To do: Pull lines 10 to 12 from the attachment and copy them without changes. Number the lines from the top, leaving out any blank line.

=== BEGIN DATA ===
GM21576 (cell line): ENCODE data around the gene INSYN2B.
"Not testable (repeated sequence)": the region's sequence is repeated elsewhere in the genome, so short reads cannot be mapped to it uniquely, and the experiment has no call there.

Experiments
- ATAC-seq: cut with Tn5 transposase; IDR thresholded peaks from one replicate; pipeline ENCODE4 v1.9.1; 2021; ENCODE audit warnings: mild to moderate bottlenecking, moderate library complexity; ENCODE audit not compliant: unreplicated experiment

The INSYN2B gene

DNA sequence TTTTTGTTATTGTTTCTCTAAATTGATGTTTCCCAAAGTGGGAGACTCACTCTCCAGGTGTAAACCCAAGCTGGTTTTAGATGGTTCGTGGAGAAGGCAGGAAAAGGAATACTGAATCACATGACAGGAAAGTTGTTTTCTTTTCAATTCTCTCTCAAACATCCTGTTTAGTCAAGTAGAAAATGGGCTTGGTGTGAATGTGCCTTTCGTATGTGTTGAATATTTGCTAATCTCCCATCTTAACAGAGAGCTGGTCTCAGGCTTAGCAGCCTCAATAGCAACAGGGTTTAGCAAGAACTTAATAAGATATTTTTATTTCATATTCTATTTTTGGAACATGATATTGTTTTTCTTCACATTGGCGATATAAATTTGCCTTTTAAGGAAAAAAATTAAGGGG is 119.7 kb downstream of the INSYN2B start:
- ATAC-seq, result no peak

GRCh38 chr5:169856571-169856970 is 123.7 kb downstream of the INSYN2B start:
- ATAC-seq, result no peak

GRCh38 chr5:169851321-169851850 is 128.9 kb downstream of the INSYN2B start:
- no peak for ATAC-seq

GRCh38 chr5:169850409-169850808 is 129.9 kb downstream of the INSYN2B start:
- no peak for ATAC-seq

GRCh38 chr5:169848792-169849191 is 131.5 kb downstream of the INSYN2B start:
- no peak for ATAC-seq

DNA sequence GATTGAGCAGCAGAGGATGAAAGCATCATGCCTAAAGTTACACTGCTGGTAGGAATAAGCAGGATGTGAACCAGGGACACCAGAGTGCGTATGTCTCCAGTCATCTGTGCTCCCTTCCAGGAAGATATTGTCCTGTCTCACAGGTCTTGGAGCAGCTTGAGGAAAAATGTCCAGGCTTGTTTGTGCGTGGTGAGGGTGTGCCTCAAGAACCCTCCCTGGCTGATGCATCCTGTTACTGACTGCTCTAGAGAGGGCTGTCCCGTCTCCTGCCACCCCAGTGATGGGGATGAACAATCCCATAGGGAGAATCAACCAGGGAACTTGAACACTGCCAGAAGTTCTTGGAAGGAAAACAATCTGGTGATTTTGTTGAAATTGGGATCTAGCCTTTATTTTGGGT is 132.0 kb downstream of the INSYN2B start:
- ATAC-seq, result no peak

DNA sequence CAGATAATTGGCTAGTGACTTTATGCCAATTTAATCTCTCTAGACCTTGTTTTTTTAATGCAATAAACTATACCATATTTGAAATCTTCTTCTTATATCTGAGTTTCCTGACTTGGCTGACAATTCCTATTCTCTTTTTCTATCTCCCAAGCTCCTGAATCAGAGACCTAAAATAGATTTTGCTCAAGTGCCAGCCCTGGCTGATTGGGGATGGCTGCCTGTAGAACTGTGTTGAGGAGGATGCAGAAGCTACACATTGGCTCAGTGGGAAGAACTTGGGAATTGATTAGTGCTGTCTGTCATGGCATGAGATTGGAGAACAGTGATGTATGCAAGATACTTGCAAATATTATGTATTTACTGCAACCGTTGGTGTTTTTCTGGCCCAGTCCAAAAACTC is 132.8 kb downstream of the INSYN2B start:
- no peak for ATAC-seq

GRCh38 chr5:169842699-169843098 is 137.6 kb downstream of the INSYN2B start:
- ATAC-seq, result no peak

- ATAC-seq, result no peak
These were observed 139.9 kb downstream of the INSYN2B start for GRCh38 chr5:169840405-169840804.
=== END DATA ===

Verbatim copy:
GRCh38 chr5:169851321-169851850 is 128.9 kb downstream of the INSYN2B start:
- no peak for ATAC-seq

GRCh38 chr5:169850409-169850808 is 129.9 kb downstream of the INSYN2B start: